By Roy Cook
The SDSU Alumni committee Pow wow event is memorable in this regard. Those alumni tribal members that have been a part of the pow wow tradition for most of their lives could see that the respect and protocol of the arena is given constant consideration. Our thanks to Preston Chipps and his organizing committee. Opening the event are the Wildcat Singers under the leadership of Juan Meza Cuero, Kumeyaay. These mesas and valleys have echoed with this Kumeyaay song style for millenniums.
Arena director Richard Overdall respectfully kept everything running smoothly in the dance circle. The Soaring Eagle children, who were introduced to the circle in a ceremonial way, by SCAIR Senior advisor Randy Edmonds, now have a life memory to recall and are an integral part of the inter-tribal memory and the tribal oral tradition. One of the constant strengths of these Pow wow celebrations of life is the ability to introduce and preserve our tribal ways. The Inter-Tribal Pow wow can offer many tribal groups the opportunity to come together in a traditional American Indian context to share with everyone the Creator’s gift of life.
There are many Native American tribal people living in San Diego. Many are from all over the United States of America, Canada and Mexico. The inter-tribal quality of the pow wow provides a cooperative environment of mutual enjoyment. Visitors to the event enjoyed the circle of vendors from the greater Southwest Indian country. Many American Indian based organizations provided special information on services and educational opportunities. Best of all the children were there, our American Indian future, smiling, trusting. The children were laughing or gathered around elders for comfort and special treats.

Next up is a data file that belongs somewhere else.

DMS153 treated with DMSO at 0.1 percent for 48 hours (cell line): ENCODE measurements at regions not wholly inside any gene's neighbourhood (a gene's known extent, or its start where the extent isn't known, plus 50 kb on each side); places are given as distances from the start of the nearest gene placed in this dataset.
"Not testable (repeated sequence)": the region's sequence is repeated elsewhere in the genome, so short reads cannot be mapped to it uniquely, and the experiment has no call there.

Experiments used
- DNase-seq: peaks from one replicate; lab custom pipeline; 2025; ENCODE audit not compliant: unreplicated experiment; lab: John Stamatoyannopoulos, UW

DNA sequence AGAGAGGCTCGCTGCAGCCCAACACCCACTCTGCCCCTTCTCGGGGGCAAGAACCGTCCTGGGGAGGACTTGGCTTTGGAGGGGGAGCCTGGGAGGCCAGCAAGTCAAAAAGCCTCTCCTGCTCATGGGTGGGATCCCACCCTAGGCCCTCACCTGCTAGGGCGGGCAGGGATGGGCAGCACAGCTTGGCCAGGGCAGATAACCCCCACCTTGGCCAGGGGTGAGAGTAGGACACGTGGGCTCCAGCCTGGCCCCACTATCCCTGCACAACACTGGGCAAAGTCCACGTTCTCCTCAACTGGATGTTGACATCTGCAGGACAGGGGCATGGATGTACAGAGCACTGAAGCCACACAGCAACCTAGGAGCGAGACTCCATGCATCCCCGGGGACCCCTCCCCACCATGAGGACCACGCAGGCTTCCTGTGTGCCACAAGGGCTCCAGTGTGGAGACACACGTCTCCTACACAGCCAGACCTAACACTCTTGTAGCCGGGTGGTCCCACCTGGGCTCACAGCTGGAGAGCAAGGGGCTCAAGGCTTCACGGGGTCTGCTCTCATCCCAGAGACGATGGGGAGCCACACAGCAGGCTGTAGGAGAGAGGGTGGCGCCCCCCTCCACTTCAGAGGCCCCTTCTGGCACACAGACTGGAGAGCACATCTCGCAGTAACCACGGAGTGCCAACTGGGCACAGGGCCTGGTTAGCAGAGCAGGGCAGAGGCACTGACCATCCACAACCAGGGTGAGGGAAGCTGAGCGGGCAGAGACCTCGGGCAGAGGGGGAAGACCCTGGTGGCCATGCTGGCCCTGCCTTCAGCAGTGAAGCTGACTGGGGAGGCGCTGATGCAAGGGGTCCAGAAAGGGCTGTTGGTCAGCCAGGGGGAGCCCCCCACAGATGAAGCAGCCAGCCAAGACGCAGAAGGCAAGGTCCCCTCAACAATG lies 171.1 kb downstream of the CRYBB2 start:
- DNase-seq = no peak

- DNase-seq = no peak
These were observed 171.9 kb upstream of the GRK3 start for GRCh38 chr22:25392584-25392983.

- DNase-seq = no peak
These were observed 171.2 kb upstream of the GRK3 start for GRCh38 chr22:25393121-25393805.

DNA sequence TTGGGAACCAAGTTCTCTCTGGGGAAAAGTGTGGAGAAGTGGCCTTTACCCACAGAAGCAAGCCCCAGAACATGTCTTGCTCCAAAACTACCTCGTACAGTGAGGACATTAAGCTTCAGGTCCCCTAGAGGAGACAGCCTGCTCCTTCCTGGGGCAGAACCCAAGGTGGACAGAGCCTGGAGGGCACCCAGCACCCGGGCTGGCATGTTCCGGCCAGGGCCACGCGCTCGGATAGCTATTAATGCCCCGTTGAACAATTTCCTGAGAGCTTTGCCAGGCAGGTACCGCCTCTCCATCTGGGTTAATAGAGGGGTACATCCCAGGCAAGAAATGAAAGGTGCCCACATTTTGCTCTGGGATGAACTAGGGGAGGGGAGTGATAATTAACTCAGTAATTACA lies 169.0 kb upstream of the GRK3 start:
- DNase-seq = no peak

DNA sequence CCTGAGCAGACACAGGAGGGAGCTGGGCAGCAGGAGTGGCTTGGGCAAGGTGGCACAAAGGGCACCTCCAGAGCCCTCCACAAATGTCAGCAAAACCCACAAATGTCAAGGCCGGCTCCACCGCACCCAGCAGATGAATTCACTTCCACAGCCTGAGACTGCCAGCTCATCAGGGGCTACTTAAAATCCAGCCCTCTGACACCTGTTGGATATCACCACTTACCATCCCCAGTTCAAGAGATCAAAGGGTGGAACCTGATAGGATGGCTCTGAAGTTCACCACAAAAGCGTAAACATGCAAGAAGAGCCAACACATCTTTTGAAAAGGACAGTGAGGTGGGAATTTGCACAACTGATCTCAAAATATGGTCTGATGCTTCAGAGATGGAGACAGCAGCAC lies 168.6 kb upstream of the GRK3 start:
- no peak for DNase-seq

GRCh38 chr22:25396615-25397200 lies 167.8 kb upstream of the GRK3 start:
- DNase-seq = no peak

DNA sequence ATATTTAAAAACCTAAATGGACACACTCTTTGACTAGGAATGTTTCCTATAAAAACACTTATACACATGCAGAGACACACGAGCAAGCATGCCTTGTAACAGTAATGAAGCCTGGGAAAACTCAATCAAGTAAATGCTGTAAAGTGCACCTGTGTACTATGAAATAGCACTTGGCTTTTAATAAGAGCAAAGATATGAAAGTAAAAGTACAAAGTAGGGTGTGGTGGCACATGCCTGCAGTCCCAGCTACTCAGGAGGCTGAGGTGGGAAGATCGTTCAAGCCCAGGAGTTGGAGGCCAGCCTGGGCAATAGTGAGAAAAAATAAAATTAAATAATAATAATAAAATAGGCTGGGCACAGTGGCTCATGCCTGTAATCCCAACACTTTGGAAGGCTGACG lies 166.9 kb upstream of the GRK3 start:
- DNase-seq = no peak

Also on view are artistic creations of traditional design and exotic interpretations: sculpture, painting, apparel, personal adornment and jewelry. Also, there are the always-popular food booths to feed the inner person. Tasty delights like: Kumeyaay fried bread, Indian tacos or pop overs, soups and stews to warm the heart and bring nostalgic smiles to faces far from home. Many at this Pow wow celebration acquired many special gifts and lasting memories of the SDSU 2011 pow wow.
In the arena the Emcee, SCAIR Senior Advisor Randy Edmonds kept the visitors informed. The Southern California American Indian Resource Center, SCAIR, has been a constant support from the beginning of the Soaring Eagle program. There were many special presentations and generous giveaways.
David Gloria, Tlingit was the Head Gourd dancer. He brought the Oklahoma gourd dance dignity to the opening of the event. The emcee, Randy Edmonds, added the Kiowa Gourd dance perspective. Randy acknowledged the quality of the gourd dance and special songs led by Tim Redbird, Kiowa, of the Red Warrior singers.
Richard Decrane, Crow-Dine’ is the headman dancer and he also served as the staff carrier. The Honor Color guard was organized by the Santa Ysabel Military Veterans organization.
Rounding out our head staff and leading out all the events were: Cari Gloria, head woman, head young girl, Alfreda Sheldon, head young boy Mason Bichitty, tiny tot girl, Zoe Bospflug, tiny tot boy, Dakota Jacome. There were wonderful songs to lift ones heart in the joy of the dance: Intertribals, Buffalo dances, trot songs, victory songs and dance category exhibitions for all to enjoy seeing the progress of the Soaring Eagle dancers.
Of special note is the quality of the songs from the drums and singers this weekend. Host Northern drum, Green River, Host Southern drum Red Warriors, and guest drum, Blue Water sang for the dancers. Green River sang a medicine jingle dance song for Don Tracy and all the people who need prayers for better health and wellness.
Our tribal ways will continue to endure. This is a memorable occasion for all Tribal people attending the SDSU Alumni 2011 Pow wow. It is wonderful to be a small part in the joy, discovery, accomplishment and tradition of this program.
These American Indian Soaring Eagle children are our American Indian Nations future, we must always think of them. We must be mindful of their trust and protect them from real or potential dangers. Thank you for being there. Thank you Hilda for the pictures. We hope to see you on the pow wow trail, Mehan, Aho.